How air purifiers work to fight the flu

When used correctly, air purifiers can help reduce airborne bacteria and viruses, such as COVID-19[feminine] and the flu – but their protection is not guaranteed.

Viruses are spread when an infected person exhales small aerosol particles, coughs or sneezes into the air.

A good air purifier can help by filtering out most bacteria left in a room.

Airborne COVID-19 and flu particles can be captured by some air purifiers. (Getty)

But it should be noted that air purifiers will not clean the air of the whole house, they will only filter the air of the room they use – it all depends on the size.

Standard hygiene practices remain the best preventive measure against influenza and COVID-19.

Air purifiers for your home – how do they work and how much do they cost?

There are a variety of air purifiers designed specifically for homes, but they can also be quite expensive – some of the bigger brands start from around $1,000 for a standard air purifier.

So how does $1,000 of tech crammed into a plastic box keep your home looking fresh and “pure”?

Simply put, air purifiers draw air through machine filters to remove particles such as dust, pet hair, smoke, bad odors, bacteria, viruses and more. before releasing clean air into the room.

Electronics brand Mitsubishi Electric offers a number of HEPA-based air purification models for home use. (Mitsubishi)

These air purifiers draw in hundreds of cubic meters (m3/h) of air every hour, filter it through the machine and return it to the room.

Most air filters work the same way, but what you’re really paying for is the quality of the filtration.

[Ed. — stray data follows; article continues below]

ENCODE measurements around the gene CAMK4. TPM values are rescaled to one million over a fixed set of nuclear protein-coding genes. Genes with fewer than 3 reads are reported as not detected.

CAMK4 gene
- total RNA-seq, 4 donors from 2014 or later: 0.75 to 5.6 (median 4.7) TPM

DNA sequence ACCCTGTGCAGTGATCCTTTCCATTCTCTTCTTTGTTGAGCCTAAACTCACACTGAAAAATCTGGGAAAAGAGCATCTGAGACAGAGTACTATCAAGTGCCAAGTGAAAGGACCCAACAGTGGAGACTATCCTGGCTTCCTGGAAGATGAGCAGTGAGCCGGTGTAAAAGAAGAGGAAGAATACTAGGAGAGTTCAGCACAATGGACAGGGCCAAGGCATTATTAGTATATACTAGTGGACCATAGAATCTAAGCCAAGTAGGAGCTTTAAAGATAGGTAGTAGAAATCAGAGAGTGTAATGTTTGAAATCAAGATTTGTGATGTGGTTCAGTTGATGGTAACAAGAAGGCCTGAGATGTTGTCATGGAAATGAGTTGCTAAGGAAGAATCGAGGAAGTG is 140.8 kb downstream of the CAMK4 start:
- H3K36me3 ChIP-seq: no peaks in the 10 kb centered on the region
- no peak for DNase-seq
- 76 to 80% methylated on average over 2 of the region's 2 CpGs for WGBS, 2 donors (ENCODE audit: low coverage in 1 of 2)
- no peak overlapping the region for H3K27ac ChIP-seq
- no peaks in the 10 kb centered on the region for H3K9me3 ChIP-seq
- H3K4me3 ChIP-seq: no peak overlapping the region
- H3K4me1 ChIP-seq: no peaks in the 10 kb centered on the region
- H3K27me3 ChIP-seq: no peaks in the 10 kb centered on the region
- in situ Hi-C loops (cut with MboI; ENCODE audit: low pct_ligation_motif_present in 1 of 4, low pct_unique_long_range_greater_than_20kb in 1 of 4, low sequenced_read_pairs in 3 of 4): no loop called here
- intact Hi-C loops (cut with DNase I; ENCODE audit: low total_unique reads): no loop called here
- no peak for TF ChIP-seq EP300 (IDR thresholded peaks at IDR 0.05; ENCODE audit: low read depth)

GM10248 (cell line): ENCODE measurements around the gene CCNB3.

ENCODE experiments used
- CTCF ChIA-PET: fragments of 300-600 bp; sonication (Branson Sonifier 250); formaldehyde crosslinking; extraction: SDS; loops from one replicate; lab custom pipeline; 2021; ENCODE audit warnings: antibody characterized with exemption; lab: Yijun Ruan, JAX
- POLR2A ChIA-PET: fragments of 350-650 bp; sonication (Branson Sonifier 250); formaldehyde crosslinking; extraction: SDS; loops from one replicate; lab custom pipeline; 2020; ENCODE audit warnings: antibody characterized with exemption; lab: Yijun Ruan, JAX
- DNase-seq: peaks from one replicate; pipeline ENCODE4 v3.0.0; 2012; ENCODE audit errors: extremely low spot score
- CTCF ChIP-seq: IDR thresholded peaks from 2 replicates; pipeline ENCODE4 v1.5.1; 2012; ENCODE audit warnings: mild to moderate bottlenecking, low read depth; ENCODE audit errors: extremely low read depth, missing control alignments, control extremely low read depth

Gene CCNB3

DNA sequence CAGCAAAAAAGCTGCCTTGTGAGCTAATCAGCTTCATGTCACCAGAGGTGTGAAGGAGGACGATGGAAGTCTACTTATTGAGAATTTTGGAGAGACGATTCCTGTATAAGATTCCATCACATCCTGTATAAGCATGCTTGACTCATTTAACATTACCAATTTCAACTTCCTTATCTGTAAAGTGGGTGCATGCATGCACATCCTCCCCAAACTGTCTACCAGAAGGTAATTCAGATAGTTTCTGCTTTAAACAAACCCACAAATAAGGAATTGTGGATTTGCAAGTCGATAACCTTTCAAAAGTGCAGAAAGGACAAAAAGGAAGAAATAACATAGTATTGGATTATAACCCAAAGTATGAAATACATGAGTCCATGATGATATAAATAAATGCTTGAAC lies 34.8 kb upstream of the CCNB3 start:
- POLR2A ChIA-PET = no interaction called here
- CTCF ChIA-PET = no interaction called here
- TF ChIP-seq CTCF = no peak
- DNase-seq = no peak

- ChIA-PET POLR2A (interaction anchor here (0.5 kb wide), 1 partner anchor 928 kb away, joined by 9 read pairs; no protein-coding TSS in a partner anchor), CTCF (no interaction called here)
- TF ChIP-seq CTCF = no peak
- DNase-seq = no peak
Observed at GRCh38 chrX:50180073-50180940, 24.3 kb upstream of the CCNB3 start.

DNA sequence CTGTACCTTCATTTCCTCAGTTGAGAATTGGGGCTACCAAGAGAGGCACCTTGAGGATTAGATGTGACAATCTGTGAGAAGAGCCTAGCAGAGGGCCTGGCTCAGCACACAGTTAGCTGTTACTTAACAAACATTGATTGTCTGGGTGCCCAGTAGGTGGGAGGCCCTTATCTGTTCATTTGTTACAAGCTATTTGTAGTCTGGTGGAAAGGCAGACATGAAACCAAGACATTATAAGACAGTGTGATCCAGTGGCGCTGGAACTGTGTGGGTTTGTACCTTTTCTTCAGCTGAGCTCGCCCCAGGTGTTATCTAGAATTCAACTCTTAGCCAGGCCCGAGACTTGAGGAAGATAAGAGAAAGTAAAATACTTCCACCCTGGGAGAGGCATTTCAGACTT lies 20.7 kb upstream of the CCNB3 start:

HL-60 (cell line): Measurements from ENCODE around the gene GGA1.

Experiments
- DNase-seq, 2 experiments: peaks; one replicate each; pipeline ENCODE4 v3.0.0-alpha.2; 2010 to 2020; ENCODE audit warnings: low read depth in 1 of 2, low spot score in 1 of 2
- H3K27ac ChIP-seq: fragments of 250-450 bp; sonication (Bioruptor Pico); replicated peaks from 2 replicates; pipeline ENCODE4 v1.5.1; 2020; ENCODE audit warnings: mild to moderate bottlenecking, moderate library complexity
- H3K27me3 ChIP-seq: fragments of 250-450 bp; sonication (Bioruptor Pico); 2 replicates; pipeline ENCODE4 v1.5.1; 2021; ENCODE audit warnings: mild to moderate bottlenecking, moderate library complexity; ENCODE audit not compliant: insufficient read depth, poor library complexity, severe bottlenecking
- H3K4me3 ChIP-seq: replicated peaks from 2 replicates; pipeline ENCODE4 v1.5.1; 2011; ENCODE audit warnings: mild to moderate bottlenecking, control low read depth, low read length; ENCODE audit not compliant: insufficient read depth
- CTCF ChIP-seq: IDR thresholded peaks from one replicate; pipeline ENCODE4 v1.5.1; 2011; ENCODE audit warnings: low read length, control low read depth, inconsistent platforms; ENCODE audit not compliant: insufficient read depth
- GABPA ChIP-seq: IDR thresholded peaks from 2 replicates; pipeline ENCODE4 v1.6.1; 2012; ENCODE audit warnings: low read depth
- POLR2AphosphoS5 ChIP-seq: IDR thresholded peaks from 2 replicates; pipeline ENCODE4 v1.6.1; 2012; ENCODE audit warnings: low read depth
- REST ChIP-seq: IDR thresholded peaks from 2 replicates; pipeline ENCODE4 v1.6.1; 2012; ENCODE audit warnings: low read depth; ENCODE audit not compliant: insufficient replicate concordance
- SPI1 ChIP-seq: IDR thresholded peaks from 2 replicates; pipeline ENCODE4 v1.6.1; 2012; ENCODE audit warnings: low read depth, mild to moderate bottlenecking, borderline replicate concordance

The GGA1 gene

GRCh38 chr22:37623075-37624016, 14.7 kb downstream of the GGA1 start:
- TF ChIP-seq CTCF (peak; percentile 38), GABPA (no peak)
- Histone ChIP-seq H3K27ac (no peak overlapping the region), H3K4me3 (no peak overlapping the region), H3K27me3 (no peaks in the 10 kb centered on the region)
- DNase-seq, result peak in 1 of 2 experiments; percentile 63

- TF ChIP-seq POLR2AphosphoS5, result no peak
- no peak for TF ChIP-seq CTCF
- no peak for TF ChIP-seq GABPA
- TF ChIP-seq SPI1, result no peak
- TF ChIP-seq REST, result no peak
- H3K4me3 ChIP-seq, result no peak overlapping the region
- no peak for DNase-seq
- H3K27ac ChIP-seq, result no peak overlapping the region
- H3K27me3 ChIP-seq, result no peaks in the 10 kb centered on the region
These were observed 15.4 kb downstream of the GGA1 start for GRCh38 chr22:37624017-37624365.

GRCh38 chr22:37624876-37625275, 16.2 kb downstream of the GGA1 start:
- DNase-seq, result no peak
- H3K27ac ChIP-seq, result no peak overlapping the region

There are several filters inside the device to make sure nothing gets through, most of these filters can be replaced or cleaned.

The primary filter component used to fight bacteria and viruses is known as a HEPA filter, or “high efficiency particulate air” filter..

Several filters, including carbon and HEPA filters, work to catch dust, bacteria, and viruses. (Mitsubishi)

No home air purifier with HEPA filters claims to be 100% effective, the majority of HEPA filters are able to stop particles of at least 0.3μm, which equals 300 nanometers.

For additional perspective, a nanometer is about one billionth of a meter, and your standard coronavirus particle is about 100 nanometers.

Particles can stay airborne for hours at a time, so using an air purifier with a HEPA filter can go a long way in capturing persistent sneezes or coughs.

Portable air purifiers – what is it?

Portable air purifiers are an entirely new concept, recently introduced by vacuum cleaner leaders Dyson.

It’s certainly an interesting piece of technology, and not something you’d expect from a company like Dyson, but they did it anyway.

Dyson says that six years and 500 prototypes later, they are finally ready to show the world their latest technological breakthrough.

The Dyson portable air purifier doubles as headphones. (Dyson)

As for the design, Dyson says they were inspired by a horse’s saddle.

Although the air purifying attachment is an important part of the design, it’s detachable and Dyson says you can just use the Dyson Zone like a normal helmet.

How does the portable air purifier work?

Compressors in the earcups draw air through layered filters and shoot two streams of purified air to the wearer’s nose and mouth, all channeled through the contactless visor.

Dyson engineers used a model of a human with mechanical lungs to test its headphones. (Provided)

The visor ensures the flow of purified air is kept close to the nose and mouth and Dyson says this ensures the air is diluted as little as possible by the wind.

The device has four air purification modes: low, medium, high and automatic, which is able to synchronize with the user’s breathing.

Dyson has yet to confirm how much something like this costs, but we can imagine it will be considered a premium product.

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